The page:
Because many of these songs have already been heard, “B4.Da.$$” is an example of what happens when an album has too many prior releases and performances; it’s hard to objectively hear the complete work once the finished product is officially out. The fact that we’ve already heard at least a third of the songs, this has had a detrimental effect to the album. Had some of the tracks been extended or remixed, had the tracklist been jigged around, had it not closed with the weakest and most embarrassing song of all, “B4.Da.$$” would be much more appealing. Maybe the album should have closed with something like “Black Beatles” rather than some lame Hipster-Hop.
With Barack Obama’s daughter seen wearing a Pro Era shirt, like it or not this once underground clique is now drifting toward popular culture. Hopefully it can travel there without selling out. Thankfully, despite two tacky tracks, “B4.Da.$$” sticks to a credible Hip-Hop soundscape. With a slew of horrid album releases lately, “B4.Da.$$” is one of the better albums out there, but by incorporating so many placid songs and then ending abruptly with a schizophrenically fast track, once the album finishes, the listener may forget all the good that comes before the final song.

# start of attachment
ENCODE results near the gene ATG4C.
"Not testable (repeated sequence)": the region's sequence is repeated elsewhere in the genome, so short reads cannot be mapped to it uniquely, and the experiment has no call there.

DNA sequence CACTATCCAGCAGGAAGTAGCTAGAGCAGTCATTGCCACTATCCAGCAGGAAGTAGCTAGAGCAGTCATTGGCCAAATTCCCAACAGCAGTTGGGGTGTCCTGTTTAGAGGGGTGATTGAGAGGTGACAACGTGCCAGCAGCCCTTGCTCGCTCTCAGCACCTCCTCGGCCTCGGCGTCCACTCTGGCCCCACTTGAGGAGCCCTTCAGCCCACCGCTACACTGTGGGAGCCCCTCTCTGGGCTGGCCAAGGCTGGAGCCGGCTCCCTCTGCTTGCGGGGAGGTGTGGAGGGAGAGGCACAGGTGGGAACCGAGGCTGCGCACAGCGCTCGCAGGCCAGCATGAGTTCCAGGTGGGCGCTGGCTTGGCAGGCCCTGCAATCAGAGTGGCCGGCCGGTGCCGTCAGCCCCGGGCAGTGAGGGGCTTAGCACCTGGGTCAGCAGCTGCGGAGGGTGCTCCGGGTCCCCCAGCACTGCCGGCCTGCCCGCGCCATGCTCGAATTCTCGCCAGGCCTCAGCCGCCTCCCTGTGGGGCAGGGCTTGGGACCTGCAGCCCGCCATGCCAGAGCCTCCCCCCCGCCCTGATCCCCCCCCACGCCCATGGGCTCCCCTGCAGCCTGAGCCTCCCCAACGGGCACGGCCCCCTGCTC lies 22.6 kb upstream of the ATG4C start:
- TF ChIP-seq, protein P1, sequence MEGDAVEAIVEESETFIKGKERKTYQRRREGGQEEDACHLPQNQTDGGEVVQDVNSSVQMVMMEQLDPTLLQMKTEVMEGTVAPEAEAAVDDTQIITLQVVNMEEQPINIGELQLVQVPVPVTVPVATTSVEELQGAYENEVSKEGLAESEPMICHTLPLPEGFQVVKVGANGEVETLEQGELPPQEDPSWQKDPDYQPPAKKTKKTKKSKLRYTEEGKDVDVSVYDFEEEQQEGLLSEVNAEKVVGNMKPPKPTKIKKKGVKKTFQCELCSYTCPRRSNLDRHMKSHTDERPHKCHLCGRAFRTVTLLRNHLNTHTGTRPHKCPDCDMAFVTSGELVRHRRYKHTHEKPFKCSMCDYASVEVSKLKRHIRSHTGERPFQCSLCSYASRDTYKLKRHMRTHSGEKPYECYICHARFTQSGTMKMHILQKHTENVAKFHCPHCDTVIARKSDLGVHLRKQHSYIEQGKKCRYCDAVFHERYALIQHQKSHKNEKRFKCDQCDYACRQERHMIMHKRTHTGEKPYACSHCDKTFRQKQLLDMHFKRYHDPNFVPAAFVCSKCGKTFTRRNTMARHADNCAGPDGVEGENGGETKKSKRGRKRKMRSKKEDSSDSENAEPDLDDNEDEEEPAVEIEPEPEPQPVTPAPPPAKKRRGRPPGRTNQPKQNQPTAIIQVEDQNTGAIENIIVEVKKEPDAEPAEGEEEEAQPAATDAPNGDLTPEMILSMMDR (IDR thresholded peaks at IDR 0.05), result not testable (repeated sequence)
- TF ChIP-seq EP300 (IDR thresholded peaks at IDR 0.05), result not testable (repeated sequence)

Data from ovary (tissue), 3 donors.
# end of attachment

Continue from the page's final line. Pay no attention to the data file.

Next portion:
This album is far from being a crossover release, but with around half of the tracks sounding strangely mild, and the other half already released in some form, B4.Da.$$ is not the flawless “classic” that many hoped it would be. Joey’s début album isn’t too dissimilar to his mixtapes, and unfortunately it doesn’t feel as though it’s surpassed something like “Summer Knights” in terms of content, structure, lyricism, and even album cover. That’s not to say that “B4.Da.$$” is a complete disappointment, there are at least twelve good tracks on there. It’s just unfortunate that this will be the first time a large section of the mainstream will hear Joey Bada$$ and Pro Era, and with tracks like “Escape 120” and “Teach Me How” included on the tracklist, it isn’t a perfect showcase of Pro Era’s skills as musicians, or a perfect example of underground Hip-Hop.